Trading
All Order Types

All Order Types

Advanced Orders

Stop Market

A Stop Market Order is an order to close the position of a given asset if its Oracle Price reaches the specified Trigger Price. If this happens, the position is closed at Market Price.

Users can specify a Trigger Price, and once (or if) the of the asset reaches the specified Trigger Price and a keeper executes it, a Market Order to sell the asset will be executed.

Stop Limit

A Stop Limit Order will only execute where the Oracle Price of a given asset reaches the Trigger Price. If this happens, a Limit Order at the specified Limit Price will be placed. Once triggered, the resulting Limit Order may be immediately filled or may rest until the specified Limit Price is reached and executed by a decentralised keeper.

Users can specify a Trigger Price and a Limit Price, and once (or if) the mark price of the asset reaches the specified Trigger Price and a keeper executes it, a Limit Order will be placed at the specified Limit Price.

Stop Limit Orders also serve as a maximum slippage tolerance for the Stop Order.

Current PositionOrder TypeTrade DirectionTrigger ConditionReduce Only
LongStop (Market If Touch)BuyBelowFalse
LongStopSellBelowTrue/False
ShortStopBuyAboveTrue/False
ShortStop (Market If Touch)SellAboveFalse

Take Profit Market

A Take Profit Order is an order to close the position of a given asset if its Oracle Price reaches the specified Trigger Price. If this happens, the position is closed at Market Price.

Users can specify a Trigger Price, and once (or if) the oracle price of the asset reaches the specified Trigger Price and a keeper executes it, a Market Order to sell the asset will be executed.

Take Profit Limit

A Take Profit Limit Order will only execute where the Oracle Price of a given asset reaches the Trigger Price. If this happens, a Limit Order at the specified Limit Price will be placed. Once triggered, the resulting Limit Order may be immediately filled or may rest until the specified Limit Price is reached and executed by a decentralised keeper.

Users can specify a Trigger Price and a Limit Price, and once (or if) the oracle price of the asset reaches the specified Trigger Price and a keeper executes it, a Limit Order will be placed at the specified Limit Price.

Take Profit Limit Orders also serve as a max slippage tolerance for the Stop Order.

Current PositionOrder TypeTrade DirectionTrigger ConditionReduce Only
LongTake Profit (Market If Touch)BuyAboveFalse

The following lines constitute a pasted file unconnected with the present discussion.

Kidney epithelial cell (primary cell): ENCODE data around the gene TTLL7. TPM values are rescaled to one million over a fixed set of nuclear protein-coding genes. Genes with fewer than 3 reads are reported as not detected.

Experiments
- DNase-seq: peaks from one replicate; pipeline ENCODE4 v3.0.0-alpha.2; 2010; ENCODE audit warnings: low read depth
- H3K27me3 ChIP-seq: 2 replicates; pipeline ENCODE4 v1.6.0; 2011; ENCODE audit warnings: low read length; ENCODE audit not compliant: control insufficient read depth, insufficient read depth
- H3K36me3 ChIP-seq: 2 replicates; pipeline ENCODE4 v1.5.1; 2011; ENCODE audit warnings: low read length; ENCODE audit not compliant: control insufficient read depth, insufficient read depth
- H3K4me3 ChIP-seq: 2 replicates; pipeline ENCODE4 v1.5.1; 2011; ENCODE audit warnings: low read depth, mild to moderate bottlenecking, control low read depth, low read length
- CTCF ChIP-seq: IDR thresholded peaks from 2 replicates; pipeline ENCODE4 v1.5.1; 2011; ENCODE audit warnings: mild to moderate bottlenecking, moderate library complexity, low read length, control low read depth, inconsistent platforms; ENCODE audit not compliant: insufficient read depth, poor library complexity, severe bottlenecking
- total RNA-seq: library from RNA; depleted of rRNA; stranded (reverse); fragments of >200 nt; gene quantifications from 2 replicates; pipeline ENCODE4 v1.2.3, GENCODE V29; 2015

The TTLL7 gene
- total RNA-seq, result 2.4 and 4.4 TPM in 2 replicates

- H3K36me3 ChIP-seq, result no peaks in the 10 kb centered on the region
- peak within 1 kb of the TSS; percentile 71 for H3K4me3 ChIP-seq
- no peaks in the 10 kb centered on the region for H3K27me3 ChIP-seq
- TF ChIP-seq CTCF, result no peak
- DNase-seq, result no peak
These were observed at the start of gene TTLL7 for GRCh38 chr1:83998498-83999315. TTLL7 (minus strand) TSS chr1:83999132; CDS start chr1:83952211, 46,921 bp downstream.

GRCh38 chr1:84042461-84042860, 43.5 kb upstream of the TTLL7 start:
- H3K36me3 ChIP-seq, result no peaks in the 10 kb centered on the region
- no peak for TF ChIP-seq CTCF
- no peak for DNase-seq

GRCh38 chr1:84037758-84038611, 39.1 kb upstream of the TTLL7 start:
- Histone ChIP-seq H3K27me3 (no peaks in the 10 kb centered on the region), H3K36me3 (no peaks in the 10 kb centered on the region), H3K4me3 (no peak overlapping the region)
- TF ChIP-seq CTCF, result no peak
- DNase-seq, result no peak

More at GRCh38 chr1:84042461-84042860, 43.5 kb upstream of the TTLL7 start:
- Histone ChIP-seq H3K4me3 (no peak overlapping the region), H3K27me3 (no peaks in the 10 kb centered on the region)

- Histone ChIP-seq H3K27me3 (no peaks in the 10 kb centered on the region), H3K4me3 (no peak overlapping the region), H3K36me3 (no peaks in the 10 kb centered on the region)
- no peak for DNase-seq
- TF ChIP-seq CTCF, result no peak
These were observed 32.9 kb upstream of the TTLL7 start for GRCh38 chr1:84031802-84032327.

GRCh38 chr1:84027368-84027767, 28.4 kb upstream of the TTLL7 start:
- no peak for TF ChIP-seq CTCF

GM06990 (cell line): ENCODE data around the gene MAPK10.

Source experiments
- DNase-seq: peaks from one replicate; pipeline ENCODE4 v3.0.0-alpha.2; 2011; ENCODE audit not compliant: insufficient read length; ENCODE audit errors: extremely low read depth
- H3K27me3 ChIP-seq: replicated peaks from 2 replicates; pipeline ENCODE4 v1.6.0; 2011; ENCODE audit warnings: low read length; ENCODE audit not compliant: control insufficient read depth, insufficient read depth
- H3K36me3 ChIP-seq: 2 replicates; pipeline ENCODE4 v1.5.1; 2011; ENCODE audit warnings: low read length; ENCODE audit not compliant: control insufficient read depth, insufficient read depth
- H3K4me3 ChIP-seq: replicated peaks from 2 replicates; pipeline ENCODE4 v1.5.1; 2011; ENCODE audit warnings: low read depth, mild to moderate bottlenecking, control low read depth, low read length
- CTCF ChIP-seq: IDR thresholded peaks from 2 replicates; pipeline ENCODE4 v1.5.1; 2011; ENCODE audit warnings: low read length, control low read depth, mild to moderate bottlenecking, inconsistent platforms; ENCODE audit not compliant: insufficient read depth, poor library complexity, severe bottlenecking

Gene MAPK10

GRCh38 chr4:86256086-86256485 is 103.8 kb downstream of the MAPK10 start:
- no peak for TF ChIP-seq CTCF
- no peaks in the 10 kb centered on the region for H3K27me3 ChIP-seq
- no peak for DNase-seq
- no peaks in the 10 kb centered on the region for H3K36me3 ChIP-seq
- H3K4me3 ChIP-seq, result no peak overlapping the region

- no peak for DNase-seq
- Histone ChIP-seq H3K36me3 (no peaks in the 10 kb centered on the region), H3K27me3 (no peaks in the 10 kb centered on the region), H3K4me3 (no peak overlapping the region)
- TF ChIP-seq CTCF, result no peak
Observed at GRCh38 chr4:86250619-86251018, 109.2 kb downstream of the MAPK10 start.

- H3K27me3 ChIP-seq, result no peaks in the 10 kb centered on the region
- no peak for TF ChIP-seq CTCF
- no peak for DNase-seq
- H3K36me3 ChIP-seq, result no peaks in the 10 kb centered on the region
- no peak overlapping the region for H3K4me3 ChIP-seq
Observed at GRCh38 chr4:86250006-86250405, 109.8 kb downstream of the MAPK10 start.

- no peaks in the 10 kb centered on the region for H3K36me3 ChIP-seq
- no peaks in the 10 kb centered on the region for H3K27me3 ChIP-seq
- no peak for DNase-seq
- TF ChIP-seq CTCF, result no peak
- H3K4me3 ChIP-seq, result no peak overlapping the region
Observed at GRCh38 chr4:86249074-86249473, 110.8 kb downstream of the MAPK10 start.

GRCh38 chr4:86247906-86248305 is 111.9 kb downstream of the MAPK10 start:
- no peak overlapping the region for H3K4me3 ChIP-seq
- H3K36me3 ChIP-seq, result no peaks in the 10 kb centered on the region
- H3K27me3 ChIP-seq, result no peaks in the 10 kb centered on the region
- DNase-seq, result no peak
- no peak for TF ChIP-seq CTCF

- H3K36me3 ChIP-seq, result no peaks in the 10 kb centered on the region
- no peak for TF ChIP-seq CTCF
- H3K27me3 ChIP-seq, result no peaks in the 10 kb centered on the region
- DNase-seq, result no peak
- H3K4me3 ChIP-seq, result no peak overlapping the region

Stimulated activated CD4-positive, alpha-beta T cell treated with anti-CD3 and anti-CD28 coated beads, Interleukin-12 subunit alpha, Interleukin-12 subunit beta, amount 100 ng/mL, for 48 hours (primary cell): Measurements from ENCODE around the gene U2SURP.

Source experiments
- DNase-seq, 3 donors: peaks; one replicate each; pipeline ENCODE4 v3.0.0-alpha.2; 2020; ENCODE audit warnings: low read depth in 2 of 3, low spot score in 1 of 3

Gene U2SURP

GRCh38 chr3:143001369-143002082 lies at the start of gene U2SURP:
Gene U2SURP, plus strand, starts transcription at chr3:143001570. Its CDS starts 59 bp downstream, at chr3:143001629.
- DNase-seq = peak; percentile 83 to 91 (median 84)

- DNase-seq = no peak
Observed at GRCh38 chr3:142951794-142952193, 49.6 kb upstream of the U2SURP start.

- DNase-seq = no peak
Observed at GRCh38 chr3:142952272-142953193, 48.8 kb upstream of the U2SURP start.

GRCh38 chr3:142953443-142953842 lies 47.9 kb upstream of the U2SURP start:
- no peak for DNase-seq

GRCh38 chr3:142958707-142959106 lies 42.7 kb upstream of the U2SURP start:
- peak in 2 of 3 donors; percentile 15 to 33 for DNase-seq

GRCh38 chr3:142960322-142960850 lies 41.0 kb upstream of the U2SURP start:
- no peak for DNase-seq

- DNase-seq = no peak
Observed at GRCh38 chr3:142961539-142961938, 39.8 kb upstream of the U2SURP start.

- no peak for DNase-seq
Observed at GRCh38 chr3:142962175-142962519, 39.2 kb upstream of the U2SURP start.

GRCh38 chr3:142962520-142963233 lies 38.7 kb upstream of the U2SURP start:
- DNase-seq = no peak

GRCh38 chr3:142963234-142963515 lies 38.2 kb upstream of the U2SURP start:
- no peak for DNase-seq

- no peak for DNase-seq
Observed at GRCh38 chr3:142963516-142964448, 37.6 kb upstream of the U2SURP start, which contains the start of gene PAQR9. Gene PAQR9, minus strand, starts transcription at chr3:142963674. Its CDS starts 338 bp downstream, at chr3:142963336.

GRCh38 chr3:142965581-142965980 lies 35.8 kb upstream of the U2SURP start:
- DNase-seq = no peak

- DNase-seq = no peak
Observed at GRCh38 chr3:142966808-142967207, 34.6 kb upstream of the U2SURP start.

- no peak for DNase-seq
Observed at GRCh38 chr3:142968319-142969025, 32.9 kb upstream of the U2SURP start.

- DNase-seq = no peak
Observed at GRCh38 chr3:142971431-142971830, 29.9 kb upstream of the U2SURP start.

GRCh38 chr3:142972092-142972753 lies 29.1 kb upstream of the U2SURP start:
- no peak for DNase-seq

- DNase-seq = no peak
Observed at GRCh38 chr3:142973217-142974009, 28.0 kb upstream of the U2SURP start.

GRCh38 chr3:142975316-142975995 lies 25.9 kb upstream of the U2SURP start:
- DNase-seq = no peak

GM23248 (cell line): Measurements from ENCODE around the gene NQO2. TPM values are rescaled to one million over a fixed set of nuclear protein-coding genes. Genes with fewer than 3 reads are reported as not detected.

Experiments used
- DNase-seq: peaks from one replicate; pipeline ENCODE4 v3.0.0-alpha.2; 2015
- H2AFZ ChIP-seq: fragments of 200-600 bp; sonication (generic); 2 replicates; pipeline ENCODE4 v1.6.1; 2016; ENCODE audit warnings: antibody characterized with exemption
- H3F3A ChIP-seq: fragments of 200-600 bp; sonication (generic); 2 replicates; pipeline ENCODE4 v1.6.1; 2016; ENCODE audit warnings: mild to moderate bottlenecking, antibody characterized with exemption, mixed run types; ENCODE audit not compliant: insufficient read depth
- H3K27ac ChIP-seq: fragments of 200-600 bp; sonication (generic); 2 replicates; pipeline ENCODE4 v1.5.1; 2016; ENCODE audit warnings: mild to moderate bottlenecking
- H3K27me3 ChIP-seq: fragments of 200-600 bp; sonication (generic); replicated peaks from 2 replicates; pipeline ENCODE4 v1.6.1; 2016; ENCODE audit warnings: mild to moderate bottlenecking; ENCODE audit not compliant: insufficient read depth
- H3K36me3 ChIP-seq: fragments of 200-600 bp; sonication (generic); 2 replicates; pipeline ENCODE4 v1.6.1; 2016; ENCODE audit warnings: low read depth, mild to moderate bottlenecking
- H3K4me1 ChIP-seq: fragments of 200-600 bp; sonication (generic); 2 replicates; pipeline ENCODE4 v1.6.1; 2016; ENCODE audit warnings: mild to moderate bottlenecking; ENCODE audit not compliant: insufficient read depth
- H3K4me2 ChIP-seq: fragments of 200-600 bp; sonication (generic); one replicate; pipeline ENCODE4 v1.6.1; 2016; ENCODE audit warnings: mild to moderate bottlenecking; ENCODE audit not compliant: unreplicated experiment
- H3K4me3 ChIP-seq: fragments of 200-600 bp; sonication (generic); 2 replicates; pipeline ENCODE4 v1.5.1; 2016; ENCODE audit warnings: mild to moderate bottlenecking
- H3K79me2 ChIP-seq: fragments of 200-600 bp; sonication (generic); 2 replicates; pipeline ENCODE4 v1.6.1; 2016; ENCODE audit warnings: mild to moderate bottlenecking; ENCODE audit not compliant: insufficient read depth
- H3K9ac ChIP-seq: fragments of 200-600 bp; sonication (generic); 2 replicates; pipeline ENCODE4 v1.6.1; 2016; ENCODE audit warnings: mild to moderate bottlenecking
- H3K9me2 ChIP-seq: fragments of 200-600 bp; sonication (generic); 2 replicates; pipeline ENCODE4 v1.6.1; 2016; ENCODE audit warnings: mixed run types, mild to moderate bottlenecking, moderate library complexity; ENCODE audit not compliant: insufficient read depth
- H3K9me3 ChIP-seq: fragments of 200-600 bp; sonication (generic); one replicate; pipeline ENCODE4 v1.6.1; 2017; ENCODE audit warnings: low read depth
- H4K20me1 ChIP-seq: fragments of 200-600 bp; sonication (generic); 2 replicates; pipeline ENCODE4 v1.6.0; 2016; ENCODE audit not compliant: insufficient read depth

LongTake ProfitSellAboveTrue/False
ShortTake ProfitBuyBelowTrue/False
ShortTake Profit (Market If Touch)SellBelowFalse

If Trigger Price < Limit Price: order starts getting filled once the price is below the trigger price.

If Limit Price < Trigger Price: order starts getting filled once the price is below the limit price.

One limitation is that the protocol can only detect that a Trigger Price has been hit if the order has already been or can be partially filled. This means it does not allow for some order configurations to be placed:

TriggerIsAboveDirectionIsLongLimitPrice
TrueTrueMust be above trigger
TrueFalseOk
FalseTrueOk
FalseFalseMust be below trigger

Example:

If Trigger Price is >140 and a Long is placed with a Limit Price = \135, there is no way the order can know that $140 was hit before you try to long when the price falls $5.

In the other scenario, if Trigger Price is < $140 and a Long is placed with a Limit Price = $135, we will know that $140 (AND $135) must have been hit since you were partially filled.

Oracle Limit

An Oracle Limit Order allows you to specify an offset rather than limit price to execute your order. The offset represents the price above/below the current Oracle Price you want to be filled at.

For example, if you place a Long Oracle Limit Order on SOL-PERP with an offset of -1, you are saying you want to be filled at 1 dollar below the oracle price, if possible. In this case, you can be filled at 99 with SOL oracle price at 100, 98 with SOL oracle price at 99, etc. For a short order, you would typically want to use a positive offset instead. The idea is that these orders can be profitable as the market price on Drift trends back towards the oracle price.

It's important to note that these orders can fill at any time the offset is met, so long as the account collateral is sufficient, regardless of how far the price is from what it was at the time of order placement.

Order Flags

Additionally, orders can include flags that specify execution parameters. The protocol allows for three additional order flags, as written below:

  • Reduce-Only: Enforces that the order will never increase or reverse the current position (go from long to short, or short to long).

  • Post-Only: Enforces that the order is a maker order that can provide liquidity to the pool for a reduced exchange fee (0%). Without this flag, orders that don't execute immediately are not post-only.

  • Immediate or cancel (IOC): An order that is placed and potentially partially filled. The remainder that is not filled immediately is then cancelled.